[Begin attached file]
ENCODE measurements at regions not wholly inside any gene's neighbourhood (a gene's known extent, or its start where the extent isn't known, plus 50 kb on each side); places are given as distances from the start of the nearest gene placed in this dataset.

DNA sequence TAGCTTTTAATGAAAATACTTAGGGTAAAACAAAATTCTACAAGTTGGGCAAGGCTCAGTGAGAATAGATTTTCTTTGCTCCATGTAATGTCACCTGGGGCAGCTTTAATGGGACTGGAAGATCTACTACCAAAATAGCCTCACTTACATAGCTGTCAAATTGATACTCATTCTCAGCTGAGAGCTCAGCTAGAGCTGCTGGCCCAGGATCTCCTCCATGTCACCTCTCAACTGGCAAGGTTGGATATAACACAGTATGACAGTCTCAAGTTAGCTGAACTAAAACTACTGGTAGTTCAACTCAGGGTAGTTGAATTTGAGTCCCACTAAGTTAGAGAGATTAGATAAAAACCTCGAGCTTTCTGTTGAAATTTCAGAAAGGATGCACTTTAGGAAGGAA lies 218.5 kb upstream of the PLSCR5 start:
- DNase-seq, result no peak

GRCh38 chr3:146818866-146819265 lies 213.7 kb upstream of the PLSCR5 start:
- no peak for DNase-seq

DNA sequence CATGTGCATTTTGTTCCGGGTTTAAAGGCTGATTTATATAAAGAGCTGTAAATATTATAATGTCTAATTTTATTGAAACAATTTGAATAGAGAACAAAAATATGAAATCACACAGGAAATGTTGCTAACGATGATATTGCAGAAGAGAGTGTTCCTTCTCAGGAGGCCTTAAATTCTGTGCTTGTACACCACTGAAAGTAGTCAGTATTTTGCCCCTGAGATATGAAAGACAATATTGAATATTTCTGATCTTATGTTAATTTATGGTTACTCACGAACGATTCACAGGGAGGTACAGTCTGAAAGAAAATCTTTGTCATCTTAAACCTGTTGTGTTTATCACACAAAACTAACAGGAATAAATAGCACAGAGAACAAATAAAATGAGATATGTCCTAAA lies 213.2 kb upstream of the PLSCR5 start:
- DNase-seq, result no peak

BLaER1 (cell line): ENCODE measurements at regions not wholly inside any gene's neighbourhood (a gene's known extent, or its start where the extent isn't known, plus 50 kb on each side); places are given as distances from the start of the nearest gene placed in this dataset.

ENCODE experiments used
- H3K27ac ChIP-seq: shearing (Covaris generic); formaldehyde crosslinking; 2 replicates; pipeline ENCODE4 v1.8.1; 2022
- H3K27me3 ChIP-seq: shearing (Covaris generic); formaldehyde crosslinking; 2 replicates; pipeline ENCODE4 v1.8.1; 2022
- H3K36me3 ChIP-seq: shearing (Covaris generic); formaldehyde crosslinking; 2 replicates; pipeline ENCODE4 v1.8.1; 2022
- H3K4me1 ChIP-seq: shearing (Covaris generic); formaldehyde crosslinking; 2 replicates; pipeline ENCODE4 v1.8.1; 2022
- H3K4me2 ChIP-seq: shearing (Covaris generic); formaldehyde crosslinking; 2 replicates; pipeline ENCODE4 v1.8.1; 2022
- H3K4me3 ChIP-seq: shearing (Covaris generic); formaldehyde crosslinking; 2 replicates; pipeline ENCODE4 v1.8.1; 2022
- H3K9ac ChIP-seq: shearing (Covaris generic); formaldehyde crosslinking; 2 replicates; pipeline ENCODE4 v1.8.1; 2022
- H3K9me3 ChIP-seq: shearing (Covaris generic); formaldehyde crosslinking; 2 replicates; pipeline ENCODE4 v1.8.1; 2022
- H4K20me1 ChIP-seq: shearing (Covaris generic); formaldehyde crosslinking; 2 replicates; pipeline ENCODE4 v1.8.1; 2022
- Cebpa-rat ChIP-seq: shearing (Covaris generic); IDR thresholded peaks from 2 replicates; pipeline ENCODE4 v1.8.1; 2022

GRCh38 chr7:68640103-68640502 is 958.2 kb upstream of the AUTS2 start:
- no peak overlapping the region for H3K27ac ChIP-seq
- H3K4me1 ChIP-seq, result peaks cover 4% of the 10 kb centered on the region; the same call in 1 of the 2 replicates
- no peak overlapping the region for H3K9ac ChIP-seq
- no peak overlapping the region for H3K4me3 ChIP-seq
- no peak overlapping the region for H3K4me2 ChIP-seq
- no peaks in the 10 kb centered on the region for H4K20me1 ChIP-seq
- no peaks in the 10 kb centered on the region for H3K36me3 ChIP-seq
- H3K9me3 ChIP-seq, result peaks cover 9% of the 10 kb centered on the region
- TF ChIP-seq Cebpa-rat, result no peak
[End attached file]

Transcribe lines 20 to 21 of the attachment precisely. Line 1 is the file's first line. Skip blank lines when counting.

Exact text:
GRCh38 chr7:68640103-68640502 is 958.2 kb upstream of the AUTS2 start:
- no peak overlapping the region for H3K27ac ChIP-seq